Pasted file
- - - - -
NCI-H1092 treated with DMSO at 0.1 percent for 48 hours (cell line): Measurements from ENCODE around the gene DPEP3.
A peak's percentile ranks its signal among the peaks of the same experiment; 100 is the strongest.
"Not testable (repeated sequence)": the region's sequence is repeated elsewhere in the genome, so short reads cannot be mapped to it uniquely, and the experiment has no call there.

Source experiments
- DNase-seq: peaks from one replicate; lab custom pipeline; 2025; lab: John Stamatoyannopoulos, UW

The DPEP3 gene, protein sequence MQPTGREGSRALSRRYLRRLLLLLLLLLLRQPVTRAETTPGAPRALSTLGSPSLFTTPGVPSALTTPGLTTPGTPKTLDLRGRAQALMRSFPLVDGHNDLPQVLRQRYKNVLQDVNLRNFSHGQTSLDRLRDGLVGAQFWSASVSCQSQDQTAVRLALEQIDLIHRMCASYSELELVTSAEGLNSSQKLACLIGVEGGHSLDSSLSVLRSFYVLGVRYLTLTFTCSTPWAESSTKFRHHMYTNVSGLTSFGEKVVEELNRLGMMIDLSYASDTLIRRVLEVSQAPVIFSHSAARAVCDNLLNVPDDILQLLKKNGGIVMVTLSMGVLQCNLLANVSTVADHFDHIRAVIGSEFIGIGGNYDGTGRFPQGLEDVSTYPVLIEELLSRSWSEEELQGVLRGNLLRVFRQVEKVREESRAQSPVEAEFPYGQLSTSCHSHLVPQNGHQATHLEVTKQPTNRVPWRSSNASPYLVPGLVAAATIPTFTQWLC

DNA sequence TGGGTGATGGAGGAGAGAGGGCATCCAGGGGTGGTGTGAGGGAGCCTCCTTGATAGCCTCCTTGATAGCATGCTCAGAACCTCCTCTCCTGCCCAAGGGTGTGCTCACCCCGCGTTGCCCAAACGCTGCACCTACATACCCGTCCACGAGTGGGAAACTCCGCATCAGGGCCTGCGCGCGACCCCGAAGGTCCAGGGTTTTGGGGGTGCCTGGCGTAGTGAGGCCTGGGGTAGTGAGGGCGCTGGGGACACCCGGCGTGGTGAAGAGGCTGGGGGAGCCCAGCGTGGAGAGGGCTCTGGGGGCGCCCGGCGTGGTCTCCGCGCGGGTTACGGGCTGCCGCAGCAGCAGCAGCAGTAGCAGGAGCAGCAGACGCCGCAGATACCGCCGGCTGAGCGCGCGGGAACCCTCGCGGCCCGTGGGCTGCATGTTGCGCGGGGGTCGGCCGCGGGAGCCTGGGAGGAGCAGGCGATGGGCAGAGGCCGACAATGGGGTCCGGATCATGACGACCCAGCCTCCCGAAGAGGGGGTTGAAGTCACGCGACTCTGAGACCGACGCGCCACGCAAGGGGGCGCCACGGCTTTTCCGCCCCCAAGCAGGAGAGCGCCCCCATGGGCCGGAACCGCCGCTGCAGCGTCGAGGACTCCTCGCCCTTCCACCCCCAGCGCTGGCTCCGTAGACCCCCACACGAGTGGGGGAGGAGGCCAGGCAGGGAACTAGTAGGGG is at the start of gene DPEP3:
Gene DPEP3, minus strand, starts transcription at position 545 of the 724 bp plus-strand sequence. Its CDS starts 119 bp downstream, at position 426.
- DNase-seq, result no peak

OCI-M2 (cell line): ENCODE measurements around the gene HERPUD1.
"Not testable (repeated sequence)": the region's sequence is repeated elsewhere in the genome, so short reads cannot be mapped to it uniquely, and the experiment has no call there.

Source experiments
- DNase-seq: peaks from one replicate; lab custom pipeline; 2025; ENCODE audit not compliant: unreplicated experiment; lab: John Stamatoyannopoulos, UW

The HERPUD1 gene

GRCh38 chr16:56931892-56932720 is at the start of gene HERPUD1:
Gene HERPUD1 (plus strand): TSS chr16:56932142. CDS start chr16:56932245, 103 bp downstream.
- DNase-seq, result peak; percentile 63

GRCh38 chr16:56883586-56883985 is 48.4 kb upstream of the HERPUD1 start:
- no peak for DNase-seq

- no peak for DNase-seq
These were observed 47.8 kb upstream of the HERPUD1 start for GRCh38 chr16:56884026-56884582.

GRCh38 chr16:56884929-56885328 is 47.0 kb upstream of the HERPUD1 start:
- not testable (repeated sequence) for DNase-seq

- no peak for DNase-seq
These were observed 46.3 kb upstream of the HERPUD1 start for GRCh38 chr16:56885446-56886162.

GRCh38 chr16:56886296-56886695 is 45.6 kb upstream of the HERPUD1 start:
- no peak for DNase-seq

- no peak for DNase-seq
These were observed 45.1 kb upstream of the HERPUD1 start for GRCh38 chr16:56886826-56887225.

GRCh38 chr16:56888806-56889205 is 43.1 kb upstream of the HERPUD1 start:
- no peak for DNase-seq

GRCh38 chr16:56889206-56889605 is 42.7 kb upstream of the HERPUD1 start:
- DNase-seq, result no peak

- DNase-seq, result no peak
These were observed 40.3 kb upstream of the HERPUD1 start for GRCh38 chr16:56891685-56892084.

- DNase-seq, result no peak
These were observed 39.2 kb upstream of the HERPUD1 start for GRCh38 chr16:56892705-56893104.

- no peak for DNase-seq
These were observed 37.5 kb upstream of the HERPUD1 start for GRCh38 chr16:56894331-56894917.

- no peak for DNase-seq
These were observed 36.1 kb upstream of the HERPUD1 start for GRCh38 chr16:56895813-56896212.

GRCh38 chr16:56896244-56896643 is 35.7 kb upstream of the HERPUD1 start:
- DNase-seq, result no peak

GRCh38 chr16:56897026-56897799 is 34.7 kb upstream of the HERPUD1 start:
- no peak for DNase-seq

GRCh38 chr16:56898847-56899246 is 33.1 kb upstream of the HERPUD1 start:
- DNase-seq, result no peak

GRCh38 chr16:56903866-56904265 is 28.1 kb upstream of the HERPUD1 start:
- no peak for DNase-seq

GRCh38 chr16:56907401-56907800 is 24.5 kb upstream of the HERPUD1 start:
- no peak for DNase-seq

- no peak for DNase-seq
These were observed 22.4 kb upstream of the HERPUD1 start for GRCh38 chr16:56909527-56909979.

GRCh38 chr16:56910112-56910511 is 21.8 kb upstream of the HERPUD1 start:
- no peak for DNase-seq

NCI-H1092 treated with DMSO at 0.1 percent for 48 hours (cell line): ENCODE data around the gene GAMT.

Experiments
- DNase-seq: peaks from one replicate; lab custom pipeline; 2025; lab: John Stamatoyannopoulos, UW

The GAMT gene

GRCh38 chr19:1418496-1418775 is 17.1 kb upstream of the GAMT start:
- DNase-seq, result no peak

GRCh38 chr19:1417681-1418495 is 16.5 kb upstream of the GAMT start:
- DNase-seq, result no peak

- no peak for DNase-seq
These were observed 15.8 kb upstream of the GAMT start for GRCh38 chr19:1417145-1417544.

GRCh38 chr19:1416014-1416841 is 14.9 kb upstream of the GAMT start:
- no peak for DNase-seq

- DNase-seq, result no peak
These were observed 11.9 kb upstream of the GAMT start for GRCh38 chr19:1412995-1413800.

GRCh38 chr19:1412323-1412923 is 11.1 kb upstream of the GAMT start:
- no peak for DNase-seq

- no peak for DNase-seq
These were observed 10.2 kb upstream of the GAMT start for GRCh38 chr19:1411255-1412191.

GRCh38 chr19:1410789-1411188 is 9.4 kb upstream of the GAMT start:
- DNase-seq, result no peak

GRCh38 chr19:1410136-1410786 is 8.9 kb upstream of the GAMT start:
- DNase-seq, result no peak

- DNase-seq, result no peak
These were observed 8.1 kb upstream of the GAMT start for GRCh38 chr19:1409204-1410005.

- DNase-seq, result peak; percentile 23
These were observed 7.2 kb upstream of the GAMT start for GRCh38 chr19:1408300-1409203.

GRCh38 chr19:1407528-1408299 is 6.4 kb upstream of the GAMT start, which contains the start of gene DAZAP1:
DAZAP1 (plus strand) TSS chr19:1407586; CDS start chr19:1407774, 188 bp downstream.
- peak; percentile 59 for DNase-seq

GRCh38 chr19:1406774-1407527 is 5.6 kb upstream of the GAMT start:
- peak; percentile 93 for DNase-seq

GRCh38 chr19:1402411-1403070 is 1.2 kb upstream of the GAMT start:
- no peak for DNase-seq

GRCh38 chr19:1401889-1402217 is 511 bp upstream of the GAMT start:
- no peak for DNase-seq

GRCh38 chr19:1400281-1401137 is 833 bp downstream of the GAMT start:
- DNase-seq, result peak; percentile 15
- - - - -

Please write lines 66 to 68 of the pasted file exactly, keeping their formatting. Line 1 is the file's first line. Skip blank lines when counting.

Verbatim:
GRCh38 chr19:1416014-1416841 is 14.9 kb upstream of the GAMT start:
- no peak for DNase-seq

- DNase-seq, result no peak